“Their problems don’t get fixed by government. And those lives have been poisoned. Those lives have been cut short by false promises, from government representatives who said don’t worry about it, we’ll take care of you. Just vote for us.”
Limbaugh also warned that the media would love to brand conservatives as “racist” and that conservatives should not be fearful of being called racist just because they oppose Obama’s policies even though the race industry “won’t go away.”
“You know what the cliche is, a conservative: racist, sexist, bigot, homophobe. Excuse me, ladies and gentlemen of America, if you were paying attention, I know you were, the racism in our culture was exclusively and fully on display in the Democrat primary last year. It was not us asking whether Barack Obama was authentic. What we were asking is: Is he wrong? We concluded, yes. We still think so.”
And most importantly, Limbaugh emphatically reminded conservatives, that in a center-right nation, conservatives were not a minority, “and if you start thinking of yourselves as a minority, you’re going to be defensive. And you’ll allow the majority to set the agenda and the premise and you’re responding to it. The American people may not all vote the way we wish them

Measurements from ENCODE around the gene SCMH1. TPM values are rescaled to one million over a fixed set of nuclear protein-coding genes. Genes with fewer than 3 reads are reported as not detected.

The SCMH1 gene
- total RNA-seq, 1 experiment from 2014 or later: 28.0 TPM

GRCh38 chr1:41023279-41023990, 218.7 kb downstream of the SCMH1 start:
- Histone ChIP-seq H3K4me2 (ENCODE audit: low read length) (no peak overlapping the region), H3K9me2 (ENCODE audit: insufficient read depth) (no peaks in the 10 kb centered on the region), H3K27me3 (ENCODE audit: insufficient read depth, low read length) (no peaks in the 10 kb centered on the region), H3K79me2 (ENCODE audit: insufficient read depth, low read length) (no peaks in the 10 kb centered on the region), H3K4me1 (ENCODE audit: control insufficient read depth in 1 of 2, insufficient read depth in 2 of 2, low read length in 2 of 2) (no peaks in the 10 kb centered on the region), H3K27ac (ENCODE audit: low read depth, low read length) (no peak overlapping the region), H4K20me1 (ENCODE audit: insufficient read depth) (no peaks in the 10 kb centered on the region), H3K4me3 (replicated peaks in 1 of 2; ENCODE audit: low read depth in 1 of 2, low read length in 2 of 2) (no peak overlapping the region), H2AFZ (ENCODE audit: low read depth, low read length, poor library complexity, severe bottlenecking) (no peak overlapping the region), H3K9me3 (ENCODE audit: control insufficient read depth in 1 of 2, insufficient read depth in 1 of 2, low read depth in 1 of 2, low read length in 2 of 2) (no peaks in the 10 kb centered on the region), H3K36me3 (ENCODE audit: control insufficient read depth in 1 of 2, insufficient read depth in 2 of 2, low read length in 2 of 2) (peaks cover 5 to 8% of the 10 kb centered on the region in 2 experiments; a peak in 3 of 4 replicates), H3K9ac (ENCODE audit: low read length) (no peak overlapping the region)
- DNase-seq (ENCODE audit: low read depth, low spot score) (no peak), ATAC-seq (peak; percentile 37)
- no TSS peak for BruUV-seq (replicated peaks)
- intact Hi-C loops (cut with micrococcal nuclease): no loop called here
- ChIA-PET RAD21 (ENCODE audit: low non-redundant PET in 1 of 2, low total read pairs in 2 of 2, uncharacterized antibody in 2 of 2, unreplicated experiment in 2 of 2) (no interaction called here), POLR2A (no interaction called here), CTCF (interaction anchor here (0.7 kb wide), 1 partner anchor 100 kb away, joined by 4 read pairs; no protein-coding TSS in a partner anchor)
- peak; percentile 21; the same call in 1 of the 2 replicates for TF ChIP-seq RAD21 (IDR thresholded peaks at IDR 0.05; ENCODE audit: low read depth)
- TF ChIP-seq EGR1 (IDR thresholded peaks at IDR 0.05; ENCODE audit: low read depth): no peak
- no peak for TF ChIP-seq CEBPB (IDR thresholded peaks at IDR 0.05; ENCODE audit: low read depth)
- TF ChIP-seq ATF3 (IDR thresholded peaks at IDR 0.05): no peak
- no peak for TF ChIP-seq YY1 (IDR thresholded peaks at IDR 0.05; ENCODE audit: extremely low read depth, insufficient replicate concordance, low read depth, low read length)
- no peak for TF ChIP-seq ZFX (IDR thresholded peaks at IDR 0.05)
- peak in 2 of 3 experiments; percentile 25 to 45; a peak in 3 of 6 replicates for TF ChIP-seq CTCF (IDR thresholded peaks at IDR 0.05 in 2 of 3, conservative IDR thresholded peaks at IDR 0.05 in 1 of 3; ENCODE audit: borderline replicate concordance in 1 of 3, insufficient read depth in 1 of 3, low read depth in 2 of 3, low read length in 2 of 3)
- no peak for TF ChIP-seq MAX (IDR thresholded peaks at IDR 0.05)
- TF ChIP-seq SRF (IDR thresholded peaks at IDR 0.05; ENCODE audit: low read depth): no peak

to, but more Americans than you now live their lives as conservatives in one degree or another. And they are waiting for leadership. We need conservative leadership. We can take this country back. All we need is to nominate the right candidate. It’s no more complicated than that.”
“In Liberty and Tyranny,” Levin was more surgical in how he predicted the leftward shift the Obama administration would try to impose on a center-right country. His book becomes even more prescient when read in hindsight.
For instance, in his chapter on “Faith and the Founding,” Levin wrote that “in ideology and practice, the Statist believes rights are not a condition of man’s existence but only exist to the extent the Statist ratifies them.” As if on cue, Obama infamously left out “by their Creator” when referring to the Declaration of Independence in what was an epic Freudian slip that revealed the fundamental difference between conservatives and liberals.
While conservatives believe rights are endowed by a Creator and thus cannot be taken away by a sovereign, liberals, more often than not, want to be the ones that grant rights to the citizenry. For if a sovereign grants rights, the sovereign can just as easily take those same rights away.
On immigration, Levin wrote, “No society can withstand the unconditional mass migration of aliens from every corner of the Earth. The preservation of the nation’s territorial sovereignty, and the culture, language, mores, traditions, and customs that make possible a harmonious community of citizens, dictate that citizenship be granted only by the consent of the governed — not by the unilateral actions or demands of the alien — and then only to aliens who will throw off their allegiance to their former nation and society and pledge their allegiance to America.”